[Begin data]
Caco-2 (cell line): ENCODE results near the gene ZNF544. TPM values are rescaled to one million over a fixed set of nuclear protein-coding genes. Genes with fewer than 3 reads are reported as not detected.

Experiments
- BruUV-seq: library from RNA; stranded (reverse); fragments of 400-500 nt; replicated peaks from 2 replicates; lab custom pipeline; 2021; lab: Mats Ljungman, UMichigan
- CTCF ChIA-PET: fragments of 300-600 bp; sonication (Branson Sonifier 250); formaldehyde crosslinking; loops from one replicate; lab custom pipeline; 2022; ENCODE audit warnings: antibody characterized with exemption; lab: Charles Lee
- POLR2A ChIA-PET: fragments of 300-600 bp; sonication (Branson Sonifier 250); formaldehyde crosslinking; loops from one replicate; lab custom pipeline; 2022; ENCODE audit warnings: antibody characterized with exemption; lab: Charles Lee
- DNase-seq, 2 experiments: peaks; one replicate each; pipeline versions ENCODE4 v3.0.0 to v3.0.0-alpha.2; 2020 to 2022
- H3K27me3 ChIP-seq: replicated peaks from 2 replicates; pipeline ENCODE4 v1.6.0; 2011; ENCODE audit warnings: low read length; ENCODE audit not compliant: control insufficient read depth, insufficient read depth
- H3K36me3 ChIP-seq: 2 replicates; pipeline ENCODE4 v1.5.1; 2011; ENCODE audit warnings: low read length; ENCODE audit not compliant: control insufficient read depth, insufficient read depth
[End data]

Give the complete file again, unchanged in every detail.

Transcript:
Caco-2 (cell line): ENCODE results near the gene ZNF544. TPM values are rescaled to one million over a fixed set of nuclear protein-coding genes. Genes with fewer than 3 reads are reported as not detected.

Experiments
- BruUV-seq: library from RNA; stranded (reverse); fragments of 400-500 nt; replicated peaks from 2 replicates; lab custom pipeline; 2021; lab: Mats Ljungman, UMichigan
- CTCF ChIA-PET: fragments of 300-600 bp; sonication (Branson Sonifier 250); formaldehyde crosslinking; loops from one replicate; lab custom pipeline; 2022; ENCODE audit warnings: antibody characterized with exemption; lab: Charles Lee
- POLR2A ChIA-PET: fragments of 300-600 bp; sonication (Branson Sonifier 250); formaldehyde crosslinking; loops from one replicate; lab custom pipeline; 2022; ENCODE audit warnings: antibody characterized with exemption; lab: Charles Lee
- DNase-seq, 2 experiments: peaks; one replicate each; pipeline versions ENCODE4 v3.0.0 to v3.0.0-alpha.2; 2020 to 2022
- H3K27me3 ChIP-seq: replicated peaks from 2 replicates; pipeline ENCODE4 v1.6.0; 2011; ENCODE audit warnings: low read length; ENCODE audit not compliant: control insufficient read depth, insufficient read depth
- H3K36me3 ChIP-seq: 2 replicates; pipeline ENCODE4 v1.5.1; 2011; ENCODE audit warnings: low read length; ENCODE audit not compliant: control insufficient read depth, insufficient read depth